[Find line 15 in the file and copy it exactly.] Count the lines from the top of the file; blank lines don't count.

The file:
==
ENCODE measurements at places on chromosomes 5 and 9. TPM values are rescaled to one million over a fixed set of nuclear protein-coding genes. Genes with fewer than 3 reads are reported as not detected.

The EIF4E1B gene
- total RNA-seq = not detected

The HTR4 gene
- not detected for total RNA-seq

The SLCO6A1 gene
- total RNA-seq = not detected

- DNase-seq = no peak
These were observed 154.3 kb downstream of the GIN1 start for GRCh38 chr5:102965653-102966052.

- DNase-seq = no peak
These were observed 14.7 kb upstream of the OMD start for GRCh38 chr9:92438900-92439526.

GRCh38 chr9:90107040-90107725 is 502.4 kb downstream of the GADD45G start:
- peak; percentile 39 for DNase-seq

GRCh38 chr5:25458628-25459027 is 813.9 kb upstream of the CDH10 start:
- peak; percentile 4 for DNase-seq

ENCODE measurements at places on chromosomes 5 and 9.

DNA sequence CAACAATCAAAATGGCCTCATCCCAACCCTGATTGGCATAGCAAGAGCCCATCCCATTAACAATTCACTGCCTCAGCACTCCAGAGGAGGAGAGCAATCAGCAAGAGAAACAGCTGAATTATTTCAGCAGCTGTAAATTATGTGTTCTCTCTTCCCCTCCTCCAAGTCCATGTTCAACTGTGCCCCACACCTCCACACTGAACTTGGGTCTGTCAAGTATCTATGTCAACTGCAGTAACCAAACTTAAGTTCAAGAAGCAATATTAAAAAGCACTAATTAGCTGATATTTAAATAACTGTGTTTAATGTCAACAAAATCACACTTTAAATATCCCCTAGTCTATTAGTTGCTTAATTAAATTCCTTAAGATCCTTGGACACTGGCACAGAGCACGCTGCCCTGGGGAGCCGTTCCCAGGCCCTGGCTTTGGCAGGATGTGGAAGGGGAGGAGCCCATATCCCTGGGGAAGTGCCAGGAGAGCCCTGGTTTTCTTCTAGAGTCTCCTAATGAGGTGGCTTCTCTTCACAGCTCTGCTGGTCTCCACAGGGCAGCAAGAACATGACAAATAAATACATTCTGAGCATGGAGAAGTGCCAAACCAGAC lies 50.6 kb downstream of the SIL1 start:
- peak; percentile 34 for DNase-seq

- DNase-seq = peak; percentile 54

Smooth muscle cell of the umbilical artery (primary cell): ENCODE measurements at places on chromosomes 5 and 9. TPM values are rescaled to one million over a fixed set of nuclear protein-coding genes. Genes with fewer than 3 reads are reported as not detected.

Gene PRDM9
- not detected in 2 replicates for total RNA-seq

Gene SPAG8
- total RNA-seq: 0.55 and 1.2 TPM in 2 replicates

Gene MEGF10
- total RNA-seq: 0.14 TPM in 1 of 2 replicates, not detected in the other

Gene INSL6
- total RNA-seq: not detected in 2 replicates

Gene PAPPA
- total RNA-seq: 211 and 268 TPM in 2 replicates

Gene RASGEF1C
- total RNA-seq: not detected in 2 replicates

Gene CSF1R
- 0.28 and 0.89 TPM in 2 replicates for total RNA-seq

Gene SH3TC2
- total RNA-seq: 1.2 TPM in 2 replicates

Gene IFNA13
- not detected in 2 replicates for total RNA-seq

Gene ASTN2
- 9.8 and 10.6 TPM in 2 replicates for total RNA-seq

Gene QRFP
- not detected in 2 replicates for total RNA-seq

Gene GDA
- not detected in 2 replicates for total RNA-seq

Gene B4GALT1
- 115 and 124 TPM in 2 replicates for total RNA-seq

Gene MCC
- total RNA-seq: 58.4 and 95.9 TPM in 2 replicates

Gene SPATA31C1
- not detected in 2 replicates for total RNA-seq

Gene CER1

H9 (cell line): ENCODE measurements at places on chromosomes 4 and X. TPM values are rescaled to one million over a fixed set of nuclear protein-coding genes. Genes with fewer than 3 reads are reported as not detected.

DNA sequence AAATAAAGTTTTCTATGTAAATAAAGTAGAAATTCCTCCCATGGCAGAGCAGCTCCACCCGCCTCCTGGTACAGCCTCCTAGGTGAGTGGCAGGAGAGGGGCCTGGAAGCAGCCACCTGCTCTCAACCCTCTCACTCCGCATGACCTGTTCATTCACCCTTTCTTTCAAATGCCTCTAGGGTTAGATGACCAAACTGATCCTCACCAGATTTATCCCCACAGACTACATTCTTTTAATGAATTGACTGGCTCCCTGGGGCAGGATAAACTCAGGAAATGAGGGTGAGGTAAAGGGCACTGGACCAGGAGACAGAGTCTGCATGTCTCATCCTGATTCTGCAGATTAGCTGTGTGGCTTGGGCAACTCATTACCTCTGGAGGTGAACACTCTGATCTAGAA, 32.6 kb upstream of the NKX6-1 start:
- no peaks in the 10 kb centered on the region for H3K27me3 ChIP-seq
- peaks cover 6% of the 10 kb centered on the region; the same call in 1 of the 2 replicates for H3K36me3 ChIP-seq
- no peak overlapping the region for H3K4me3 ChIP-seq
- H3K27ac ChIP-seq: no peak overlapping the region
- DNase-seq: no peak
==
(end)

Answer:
- peak; percentile 4 for DNase-seq